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The global pandemic has presented employers previously unimaginable challenges—about the way we work, and about employees’ and employers’ expectations around work. Prior settled views about the value of physical presence at a workplace and proximity to colleagues have either evaporated or holding on for dear life, depending on one’s point of view, while hybrid working, a term that scarcely existed two years ago, seems to be here for good. While perhaps not everything has changed, much is, at the least, being rebottled.
This annual, full-day event, a convening of top employment lawyers from around the globe, will consider what has changed, what has remained the same, and what is essential for employment lawyers to know as we move into the third year of this new world order. We will, again, bring together a first-class group of highly experienced and sophisticated practitioners, in-house counsel, and senior human resources executives, who will present, in a practical way, how best to advise the multinational employer and HR professional on hot-topic employment law issues.
What You Will Learn
- Hear how the experts are navigating the post-pandemic global workforce: returning to work, vaccines and testing, managing a remote, global workforce, and more.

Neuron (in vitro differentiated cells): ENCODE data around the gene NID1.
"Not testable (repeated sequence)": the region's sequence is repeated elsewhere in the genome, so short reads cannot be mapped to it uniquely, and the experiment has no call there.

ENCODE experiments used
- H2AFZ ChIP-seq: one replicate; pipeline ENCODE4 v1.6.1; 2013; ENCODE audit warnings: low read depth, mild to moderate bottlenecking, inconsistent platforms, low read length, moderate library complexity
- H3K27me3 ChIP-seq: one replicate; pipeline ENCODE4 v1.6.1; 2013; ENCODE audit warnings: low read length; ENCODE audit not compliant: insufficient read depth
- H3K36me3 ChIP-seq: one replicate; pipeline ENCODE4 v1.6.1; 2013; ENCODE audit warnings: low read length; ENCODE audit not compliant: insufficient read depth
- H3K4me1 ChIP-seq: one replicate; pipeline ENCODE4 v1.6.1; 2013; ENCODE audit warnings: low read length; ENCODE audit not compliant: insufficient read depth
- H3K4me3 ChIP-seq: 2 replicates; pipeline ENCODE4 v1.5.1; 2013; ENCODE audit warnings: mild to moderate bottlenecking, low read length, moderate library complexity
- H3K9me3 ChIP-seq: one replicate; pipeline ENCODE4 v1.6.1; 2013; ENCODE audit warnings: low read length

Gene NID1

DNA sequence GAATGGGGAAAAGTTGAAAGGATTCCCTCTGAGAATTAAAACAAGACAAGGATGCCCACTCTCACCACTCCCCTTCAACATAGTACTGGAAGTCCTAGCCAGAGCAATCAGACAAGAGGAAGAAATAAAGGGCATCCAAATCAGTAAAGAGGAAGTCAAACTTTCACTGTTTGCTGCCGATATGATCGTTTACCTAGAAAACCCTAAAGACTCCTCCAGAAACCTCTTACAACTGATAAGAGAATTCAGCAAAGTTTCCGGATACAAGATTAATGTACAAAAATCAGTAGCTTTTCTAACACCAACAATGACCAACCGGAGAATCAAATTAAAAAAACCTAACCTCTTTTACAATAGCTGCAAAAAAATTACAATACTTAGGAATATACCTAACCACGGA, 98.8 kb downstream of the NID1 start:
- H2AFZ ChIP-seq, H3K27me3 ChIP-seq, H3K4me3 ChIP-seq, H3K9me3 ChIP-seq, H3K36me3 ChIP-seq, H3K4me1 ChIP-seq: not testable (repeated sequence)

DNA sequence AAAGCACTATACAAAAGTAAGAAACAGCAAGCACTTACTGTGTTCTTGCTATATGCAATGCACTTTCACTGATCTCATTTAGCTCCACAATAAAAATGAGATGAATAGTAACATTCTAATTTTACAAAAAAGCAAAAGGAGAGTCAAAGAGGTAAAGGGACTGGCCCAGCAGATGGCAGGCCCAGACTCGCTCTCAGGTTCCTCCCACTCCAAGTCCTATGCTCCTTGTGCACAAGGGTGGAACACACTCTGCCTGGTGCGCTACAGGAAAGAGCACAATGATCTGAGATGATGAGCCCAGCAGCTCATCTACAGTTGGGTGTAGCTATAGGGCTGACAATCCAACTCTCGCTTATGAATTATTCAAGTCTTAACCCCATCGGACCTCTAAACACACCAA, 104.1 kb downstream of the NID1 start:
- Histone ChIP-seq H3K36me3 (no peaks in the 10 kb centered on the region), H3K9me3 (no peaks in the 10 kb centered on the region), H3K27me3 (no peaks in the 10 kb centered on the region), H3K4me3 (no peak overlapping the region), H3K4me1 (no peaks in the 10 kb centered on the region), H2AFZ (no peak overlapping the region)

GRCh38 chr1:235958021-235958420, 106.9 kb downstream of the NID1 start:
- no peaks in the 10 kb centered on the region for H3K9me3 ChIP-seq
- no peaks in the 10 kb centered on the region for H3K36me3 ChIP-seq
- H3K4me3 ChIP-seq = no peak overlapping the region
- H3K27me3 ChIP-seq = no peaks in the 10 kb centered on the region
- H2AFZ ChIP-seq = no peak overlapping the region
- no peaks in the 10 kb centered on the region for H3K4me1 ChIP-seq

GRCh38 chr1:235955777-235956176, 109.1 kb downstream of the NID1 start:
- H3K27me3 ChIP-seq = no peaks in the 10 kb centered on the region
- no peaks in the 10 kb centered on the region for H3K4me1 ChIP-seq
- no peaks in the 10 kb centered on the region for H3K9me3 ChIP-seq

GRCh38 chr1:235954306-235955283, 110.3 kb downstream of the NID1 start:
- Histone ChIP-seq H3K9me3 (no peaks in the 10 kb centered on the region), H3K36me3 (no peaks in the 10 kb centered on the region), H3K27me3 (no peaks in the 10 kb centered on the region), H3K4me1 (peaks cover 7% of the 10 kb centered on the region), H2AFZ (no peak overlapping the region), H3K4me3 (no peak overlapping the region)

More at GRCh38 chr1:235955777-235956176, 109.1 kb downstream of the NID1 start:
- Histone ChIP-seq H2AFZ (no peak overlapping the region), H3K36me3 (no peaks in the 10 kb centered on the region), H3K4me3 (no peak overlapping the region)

- Evaluate cross-border employment agreements: As employees increasingly work remotely, these agreements are under new scrutiny. Methods of compensation, as well, are evolving, with increased focus on incentive or variable compensation, new emphasis on flexible hours, and the ever-present issue of consultants and contractors, who continue to change the workplace
- Explore the globalization of employee privacy, as exemplified by the GDPR and its expansion into Asia, the United States, and all parts of the globe. Harmonizing these new requirements is a continual challenge for multinationals.
- Analyze key differences between U.S. and overseas legal frameworks and union/management relationships, multi-national unions, how unions and works councils differ, and how employers can most effectively work with unions and works councils
- Earn up to 1.5 hours of Ethics credit: Regulators have not stood still during the pandemic. This panel will discuss the renewed focus on codes of conduct, enforcement of anti-bribery and corruption statutes, and cross-border prosecution of whistleblower claims.
- NY Transitional credit available, including up to two full hours of Professional Skills credit